The survey evidenced a strong sense among average Americans that when it comes to retirement, they're on their own. Sixty-seven percent say they know they are responsible for planning their retirement but are not sure where to go for help. Seventy-two percent agree that no one is looking out for the average person
Less than half (45%) of those surveyed are currently working with a professional financial advisor. Among those not working with a professional, 49% believe financial advisors are not interested in them because they don't have enough money.
"Average Americans are at an impasse," said Richard "Mac" Hisey, president of AARP Financial. "They know they're responsible for their retirement, know they need help, but they don't know where to turn."
"We've all seen the advertisements showing a happy couple traveling to exotic places or looking out from the deck of their beach house, but for most Americans that sort of retirement is not a realistic picture," Hisey said. "As a result, whether true or not, most people feel like financial services firms are not really interested in helping them. But there are places where Americans can turn for help and easy steps they can take now to greatly enhance their prospects for a more secure retirement."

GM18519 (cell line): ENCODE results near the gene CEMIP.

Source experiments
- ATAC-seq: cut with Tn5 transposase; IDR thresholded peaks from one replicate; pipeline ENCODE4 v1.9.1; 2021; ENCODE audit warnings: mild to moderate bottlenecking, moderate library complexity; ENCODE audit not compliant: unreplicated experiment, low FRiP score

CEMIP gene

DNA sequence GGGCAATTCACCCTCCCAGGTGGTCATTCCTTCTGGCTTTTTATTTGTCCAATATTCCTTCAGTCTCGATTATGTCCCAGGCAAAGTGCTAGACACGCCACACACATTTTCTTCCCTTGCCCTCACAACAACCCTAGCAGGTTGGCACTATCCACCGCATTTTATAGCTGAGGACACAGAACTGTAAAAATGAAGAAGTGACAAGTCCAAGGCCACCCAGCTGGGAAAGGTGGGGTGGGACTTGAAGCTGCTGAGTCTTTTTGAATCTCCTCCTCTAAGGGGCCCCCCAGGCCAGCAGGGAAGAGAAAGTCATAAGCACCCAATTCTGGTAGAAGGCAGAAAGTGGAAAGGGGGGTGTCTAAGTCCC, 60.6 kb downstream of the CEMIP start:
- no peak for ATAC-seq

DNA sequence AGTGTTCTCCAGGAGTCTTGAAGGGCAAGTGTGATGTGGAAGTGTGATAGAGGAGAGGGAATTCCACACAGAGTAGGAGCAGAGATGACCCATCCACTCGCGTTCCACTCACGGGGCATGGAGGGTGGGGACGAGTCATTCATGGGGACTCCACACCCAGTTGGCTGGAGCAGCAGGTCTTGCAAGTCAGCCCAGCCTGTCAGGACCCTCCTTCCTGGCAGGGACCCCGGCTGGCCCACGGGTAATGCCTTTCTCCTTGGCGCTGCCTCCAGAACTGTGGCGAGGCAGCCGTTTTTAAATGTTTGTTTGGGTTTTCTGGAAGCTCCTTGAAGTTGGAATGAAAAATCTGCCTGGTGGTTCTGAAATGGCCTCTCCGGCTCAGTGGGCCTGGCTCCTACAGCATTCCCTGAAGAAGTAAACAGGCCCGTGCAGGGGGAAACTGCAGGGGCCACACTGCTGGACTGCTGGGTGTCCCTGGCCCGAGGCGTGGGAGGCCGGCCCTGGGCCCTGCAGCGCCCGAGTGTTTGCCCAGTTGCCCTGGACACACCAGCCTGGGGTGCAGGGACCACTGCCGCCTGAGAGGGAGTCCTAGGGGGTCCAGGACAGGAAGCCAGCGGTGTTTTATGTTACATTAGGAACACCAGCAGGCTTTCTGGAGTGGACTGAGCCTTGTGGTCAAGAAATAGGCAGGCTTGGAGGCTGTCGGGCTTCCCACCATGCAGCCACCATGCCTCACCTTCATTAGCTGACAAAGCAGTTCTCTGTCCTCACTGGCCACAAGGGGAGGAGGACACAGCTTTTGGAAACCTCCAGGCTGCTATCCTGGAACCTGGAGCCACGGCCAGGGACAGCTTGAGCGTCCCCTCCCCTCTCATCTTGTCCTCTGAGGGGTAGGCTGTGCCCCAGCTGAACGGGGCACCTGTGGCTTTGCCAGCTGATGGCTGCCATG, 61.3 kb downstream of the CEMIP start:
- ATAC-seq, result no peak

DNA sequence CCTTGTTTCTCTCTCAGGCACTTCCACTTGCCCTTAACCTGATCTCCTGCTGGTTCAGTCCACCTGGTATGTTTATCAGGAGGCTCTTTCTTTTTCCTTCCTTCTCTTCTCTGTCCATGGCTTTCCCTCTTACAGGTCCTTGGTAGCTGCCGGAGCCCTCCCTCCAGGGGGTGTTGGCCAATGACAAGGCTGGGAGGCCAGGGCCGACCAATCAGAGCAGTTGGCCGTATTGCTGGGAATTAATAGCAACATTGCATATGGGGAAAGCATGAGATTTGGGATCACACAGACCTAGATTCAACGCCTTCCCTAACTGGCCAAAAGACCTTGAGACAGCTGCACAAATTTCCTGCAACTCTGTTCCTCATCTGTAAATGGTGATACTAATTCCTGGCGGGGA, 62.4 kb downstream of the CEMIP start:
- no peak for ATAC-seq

The survey of 750 adults age 40 or older in pre-retired households was conducted by telephone from August 1 to August 21, 2008 by Mathew Greenwald & Associates. Survey respondents had an annual household income between $35,000 and $100,000 -- which describes approximately half of all U.S. households -- and had between $10,000 and $150,000 in savings and investments. The margin of error for the entire sample of 750 respondents is plus or minus 3.7 percentage points.
Increased Cost of Living Now Means Decreased Savings for Later